Likewise, the plurality signs U+133E5 𓏥 EGYPTIAN HIEROGLYPH Z002 and U+133E6 𓏦 EGYPTIAN HIEROGLYPH Z002A should be distinguished from numeral 3 U+133E5 𓏼 EGYPTIAN HIEROGLYPH Z015B.

In some fonts, characters such as U+0131 ı LATIN SMALL LETTER DOTLESS I and U+006C l LATIN SMALL LETTER L may look very similar to the Egyptian stroke. There are various other opportunities for confusion, for instance numeral 10 𓎆 can look very similar to U+2229 ∩ INTERSECTION and some other characters.

Other examples are the special forms for 1, 2 and 3 used in dates potentially confusable with MINUS SIGN, HYPHEN and other dashes (1), EQUALS SIGN (2), and IDENTICAL TO (3) but should never appear in a context where the meaning is unclear. The special form of 10 looks rather like SUBSET OF.

Simplified Egyptian hieroglyphs should never be written with any non-Egyptian characters just beacause they look similar.

Mathematics beyond numerals

Cardinal numbers, fractions, weights, lengths, and other measurements are matters for future topics about Simplified Egyptian.

Update. Apparently, according to Google, this note is the first writing of 𓎉𓏻 on the web, a reminder it will be interesting to see how use of hieroglyphs grows in months and years to come.

Thursday, 4 November 2010

Silverlight in the News

Silverlight made it onto the BBC News on Tuesday – Coders decry Silverlight change. Take an unfortunate choice of words by a senior executive or two; add the reactive and ill-informed commentators on some web message boards; then mix in some natural concerns from developers. Bang! Tempests in teacups, the media love them.

Personally speaking, I find it reassuring to observe that the amateur tradition is alive and well in Microsoft and at least one major multinational company is not self-wrapped in a cloak of PR and spin-doctoring. That being said, the last few minutes of Doctor Who The Christmas Invasion ought to be made compulsory viewing for all senior executives.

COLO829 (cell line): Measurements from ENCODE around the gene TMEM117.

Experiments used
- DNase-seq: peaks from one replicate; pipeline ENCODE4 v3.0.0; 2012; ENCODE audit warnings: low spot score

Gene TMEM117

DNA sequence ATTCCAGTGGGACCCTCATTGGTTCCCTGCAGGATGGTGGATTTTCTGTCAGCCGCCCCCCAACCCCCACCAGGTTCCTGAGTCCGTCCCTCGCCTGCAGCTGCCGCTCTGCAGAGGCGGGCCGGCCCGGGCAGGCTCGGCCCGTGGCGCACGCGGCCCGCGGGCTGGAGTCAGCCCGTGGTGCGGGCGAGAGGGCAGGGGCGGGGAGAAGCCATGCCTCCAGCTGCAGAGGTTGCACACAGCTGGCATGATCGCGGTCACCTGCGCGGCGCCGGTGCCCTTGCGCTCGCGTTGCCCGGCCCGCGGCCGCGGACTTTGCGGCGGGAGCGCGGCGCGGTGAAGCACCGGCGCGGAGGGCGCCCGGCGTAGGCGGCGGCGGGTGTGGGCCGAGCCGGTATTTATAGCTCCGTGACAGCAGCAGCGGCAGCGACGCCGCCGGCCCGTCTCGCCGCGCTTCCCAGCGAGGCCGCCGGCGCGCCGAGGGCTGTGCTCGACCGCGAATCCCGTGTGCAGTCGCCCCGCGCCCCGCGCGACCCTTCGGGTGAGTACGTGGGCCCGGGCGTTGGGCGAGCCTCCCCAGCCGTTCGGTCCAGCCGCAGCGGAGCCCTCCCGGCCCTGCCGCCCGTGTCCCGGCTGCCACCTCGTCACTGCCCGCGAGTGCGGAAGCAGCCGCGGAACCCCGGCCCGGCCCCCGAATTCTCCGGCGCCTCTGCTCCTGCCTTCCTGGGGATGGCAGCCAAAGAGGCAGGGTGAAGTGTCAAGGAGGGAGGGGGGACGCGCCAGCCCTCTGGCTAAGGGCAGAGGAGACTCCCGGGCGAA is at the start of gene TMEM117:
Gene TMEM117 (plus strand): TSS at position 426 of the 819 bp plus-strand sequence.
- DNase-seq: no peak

As a developer I'm happy so long as .Net is treated as a strategic family of products. Thanks to Novell it may become so on Unix/Linux too (even if the Linux ‘community’ is slow to recognize what the third wave of Unix is really about). Hey theres another tabloid headline: C/C++ is dead!

I hope I'm not alone in being pleased to learn Silverlight 5 is not being rushed out. Especially if it means some of the niggles are resolved and the SL/WP7/WPF portability model improved. And Unicode 6.0 of course! A Mix 2011 Beta with Summer release please.

Two real news stories for developers:

An interesting talk at PDC 2010 for C# developers: ‘The Future of C# and Visual Basic’ by Anders Hejlsberg – don’t be put off like I almost was by the Visual Basic tag, it is hardly mentioned so we are not subjected yet again to the irony implicit in the keyword Dim. The main theme is simplification of Asynch programming with the new await keyword for the next .Net revision. Along with parallel constructs, this pattern brings very useful ways of exploiting multi-core processors to .Net in a clean software design. The talk is summarised here.

Developers in the .Net/WPF/Silverlight space should also check out PDC 2010: 3-Screen Coding: Sharing code between Windows Phone, Silverlight, and .NET by Shawn Burke. I alluded to the value of portable code last month in Of Characters and Strings although I didn’t highlight the .Net 4 changes that enable sharing of binary assemblies (a topic in its own right). The new tooling for Visual Studio to assist in creating Portable Assemblies, as previewed by Shawn, should be very helpful in managing the shared assembly model. It should also help focus Microsoft development on removing some of the irritating incompatibilities between Silverlight and WPF.

I just can’t wait for await.

Bob Richmond